OPINION: This article contains commentary which may reflect the author's opinion
In 2020, the Coronavirus pandemic caused massive significant changes to voting procedures using the pandemic as a reason.
Changes were implemented suddenly, such as the early voting and mail-in voting expansions.
Now that the pandemic is over, some of those changes are still in place although they are protested, and the precedent for making changes close to an ensuing election has been established, although we are not now in any emergency.
Therefore, court battles are ensuing as to how much redistricting may be initiated this close to the November mid-term elections when this is not something that is usually done at this time.
Redistricting is usually tied to the results of the U.S. Census, which is completed every 10 years, the last being in 2020 but the pandemic is said to have affected that also.
In Georgia, election processes and redistricting are causing a back-and-forth in the courts to a degree not usually seen this close to a major election like the midterms coming up in November.
One case is gaining the notice of the U.S. Supreme Court.
The case began when a group of Black leaders sued the state, claiming the Republican-controlled General Assembly approved a redistricting plan last year that dilutes the Black vote in two of the five PSC districts.
Tim Echols, the Jackson County Republican who represents Athens on the Georgia Public Service Commission, is warning that Democrats may be able to pick up some seats due to this ongoing discourse.
Echols warned that his seat and that of fellow PSC member Fitz Johnson will not be on the November election ballot and could put them in jeopardy.
“Echols says the legislature will likely have to change the election law before the next PSC elections can be held.
Both Echols and Johnson were to have Democratic challengers in elections that will take place nine weeks from today,” local news station WGAU reported.
Echols also slammed Fulton County Superior Court Judge Melynee Leftridge for ruling that Democrat Patty Durand can be on the ballot for the November election for a seat on the GSC.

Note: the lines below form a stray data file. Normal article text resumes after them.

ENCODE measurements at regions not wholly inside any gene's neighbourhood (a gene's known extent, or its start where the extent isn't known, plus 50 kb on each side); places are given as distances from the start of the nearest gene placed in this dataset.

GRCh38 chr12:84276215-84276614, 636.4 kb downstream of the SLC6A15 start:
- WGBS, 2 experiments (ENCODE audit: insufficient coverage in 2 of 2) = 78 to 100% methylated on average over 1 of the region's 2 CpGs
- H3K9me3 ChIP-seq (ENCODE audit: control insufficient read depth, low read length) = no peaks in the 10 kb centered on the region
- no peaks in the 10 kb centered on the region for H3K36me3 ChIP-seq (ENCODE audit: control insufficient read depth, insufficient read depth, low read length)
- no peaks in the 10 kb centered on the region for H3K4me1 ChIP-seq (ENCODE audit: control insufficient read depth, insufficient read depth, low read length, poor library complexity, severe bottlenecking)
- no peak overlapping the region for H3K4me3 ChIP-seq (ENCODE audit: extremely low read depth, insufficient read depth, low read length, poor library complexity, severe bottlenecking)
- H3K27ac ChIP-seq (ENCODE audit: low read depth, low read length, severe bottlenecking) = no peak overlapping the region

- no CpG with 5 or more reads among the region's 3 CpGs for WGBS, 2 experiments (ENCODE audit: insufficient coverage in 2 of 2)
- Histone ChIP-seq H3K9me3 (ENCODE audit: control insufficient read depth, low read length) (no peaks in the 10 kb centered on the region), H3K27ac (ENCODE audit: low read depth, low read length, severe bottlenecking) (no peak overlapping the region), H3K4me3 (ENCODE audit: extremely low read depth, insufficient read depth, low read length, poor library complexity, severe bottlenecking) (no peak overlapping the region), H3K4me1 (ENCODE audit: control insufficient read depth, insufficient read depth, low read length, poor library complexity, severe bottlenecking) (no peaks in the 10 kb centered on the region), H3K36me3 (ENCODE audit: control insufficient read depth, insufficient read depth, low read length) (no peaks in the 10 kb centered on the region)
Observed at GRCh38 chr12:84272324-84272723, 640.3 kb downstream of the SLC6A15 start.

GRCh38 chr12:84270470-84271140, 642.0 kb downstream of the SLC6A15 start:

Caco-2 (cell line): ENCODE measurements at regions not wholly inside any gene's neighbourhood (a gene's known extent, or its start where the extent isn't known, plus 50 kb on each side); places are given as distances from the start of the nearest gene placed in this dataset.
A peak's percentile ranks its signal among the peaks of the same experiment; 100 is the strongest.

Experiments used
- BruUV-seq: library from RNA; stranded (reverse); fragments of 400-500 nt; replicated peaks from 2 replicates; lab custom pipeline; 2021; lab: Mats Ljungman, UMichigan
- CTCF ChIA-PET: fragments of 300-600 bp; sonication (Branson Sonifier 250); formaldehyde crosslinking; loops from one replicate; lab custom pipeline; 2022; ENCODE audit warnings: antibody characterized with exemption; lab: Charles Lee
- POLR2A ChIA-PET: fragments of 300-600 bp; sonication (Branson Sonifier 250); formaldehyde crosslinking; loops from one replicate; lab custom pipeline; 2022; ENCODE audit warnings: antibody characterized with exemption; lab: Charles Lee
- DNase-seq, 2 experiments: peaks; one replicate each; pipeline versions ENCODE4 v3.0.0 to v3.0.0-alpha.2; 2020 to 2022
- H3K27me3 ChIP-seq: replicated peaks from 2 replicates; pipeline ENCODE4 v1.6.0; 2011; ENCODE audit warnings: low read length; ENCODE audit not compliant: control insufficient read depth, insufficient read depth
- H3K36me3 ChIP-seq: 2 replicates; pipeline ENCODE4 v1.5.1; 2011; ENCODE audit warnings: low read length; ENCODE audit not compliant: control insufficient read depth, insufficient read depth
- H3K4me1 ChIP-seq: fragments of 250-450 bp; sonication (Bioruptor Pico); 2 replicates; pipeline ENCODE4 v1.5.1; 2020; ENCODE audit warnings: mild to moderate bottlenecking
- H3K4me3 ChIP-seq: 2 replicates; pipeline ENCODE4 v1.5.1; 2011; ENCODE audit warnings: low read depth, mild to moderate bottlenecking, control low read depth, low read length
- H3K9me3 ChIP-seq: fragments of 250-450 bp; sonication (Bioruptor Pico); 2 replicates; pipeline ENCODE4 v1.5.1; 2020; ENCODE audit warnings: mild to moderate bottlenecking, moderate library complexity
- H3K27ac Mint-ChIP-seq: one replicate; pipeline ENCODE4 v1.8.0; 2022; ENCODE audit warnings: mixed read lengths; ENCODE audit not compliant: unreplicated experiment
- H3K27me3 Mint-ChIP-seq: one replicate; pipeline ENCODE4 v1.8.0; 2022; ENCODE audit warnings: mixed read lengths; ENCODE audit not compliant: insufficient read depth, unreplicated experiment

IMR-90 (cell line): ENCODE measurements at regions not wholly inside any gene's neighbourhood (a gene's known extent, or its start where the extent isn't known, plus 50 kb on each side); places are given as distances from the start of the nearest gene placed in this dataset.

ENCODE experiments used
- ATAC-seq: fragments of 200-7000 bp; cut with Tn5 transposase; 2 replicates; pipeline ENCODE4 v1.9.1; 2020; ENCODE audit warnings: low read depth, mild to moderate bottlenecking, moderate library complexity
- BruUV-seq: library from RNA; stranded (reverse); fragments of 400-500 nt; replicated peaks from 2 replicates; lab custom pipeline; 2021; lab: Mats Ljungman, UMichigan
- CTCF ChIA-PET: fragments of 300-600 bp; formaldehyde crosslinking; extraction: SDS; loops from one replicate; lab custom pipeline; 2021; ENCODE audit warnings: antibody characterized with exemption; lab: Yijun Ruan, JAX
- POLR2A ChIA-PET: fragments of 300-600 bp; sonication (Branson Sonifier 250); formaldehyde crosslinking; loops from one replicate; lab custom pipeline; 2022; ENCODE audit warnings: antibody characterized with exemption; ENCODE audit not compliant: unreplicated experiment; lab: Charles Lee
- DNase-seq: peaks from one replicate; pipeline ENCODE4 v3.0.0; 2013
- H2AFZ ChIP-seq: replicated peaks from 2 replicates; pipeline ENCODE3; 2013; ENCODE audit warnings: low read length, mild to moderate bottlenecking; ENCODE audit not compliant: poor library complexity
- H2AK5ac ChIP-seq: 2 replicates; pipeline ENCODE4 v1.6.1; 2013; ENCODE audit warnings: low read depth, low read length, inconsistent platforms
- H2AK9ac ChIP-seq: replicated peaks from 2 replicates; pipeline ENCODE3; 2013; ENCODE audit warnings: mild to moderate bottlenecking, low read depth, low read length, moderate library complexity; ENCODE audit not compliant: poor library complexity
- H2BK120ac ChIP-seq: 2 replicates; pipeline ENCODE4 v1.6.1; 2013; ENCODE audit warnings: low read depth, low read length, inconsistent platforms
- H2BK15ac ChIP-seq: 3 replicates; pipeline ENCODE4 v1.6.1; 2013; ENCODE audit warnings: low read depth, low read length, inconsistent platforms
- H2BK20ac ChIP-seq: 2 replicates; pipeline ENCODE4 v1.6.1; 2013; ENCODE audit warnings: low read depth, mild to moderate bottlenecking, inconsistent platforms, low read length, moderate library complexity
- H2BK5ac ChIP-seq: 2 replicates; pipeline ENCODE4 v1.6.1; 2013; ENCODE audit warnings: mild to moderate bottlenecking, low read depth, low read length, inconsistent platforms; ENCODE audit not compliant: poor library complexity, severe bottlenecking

There had been questions about her residency in the District she’s running to represent, the PSC district that includes Athens. That post is held by Echols.
“Durand, who is not a plaintiff in the voting rights case, previously lived in Gwinnett County, which was in District 2. Then, before candidate qualifying earlier this year, state lawmakers passed redrawn district maps for all five PSC seats and moved Gwinnett County out of District 2,” the Atlanta-Journal Constitution reported.
“On the eve of the May primary, Raffensperger disqualified Durand from the race, arguing she had not lived in the new District 2 long enough to be eligible. But on Election Day, Leftridge allowed Durand to stay on the primary ballot,” the outlet continued.
Durand’s attorney, Bryan Sells, admitted she has not lived in the district long enough to be eligible. However, he attempted to claim Durand is a victim being targeted by Republicans.
The U.S. Supreme Court has now stepped in on the case involving a Georgia election law that is alleged by Democrats to harm black voters.
The nation’s highest court temporarily stopped the election in Georgia, reviving the ruling from a federal judge that said the state had disadvantaged black voters in violation of the Voting Rights Act.
“In an unsigned order without noted dissents, the justices wrote that an appeals court’s reason for staying the judge’s ruling — that it had come too close to the election in November — was flawed because state officials had told the judge that there was enough time to make the required adjustments.
The Supreme Court vacated the stay and returned the case to the appeals court for reconsideration,” the New York Times reported.
“The court’s order was an exception to what legal experts say is a growing trend: a near-categorical ban on late changes to state election procedures even when those changes have been ruled necessary to address illegal infringements of the right to vote.
But the exception was based on an unusual concession from state officials and therefore may not have larger implications,” the Times report added.
The case is being closely watched because the state’s Public Service Commission, among other responsibilities, sets customers’ utility rates and oversees the construction budget of projects.
Under Georgia’s system, commissioners run statewide but must live in one of five districts.
“The move was a rare example of the conservative court siding with voters over state officials in disputes regarding election rules, especially when the court is asked to act on an emergency basis.
The Supreme Court restored a district court ruling requiring that this year’s election for two of the commission seats be postponed so that the legislature could create a new system for electing commissioners,” CNN reported.
Georgia Secretary of State Brad Raffensperger can appeal the case to the Georgia Supreme Court depending on what happens during the appeal process, Conservative Brief reports.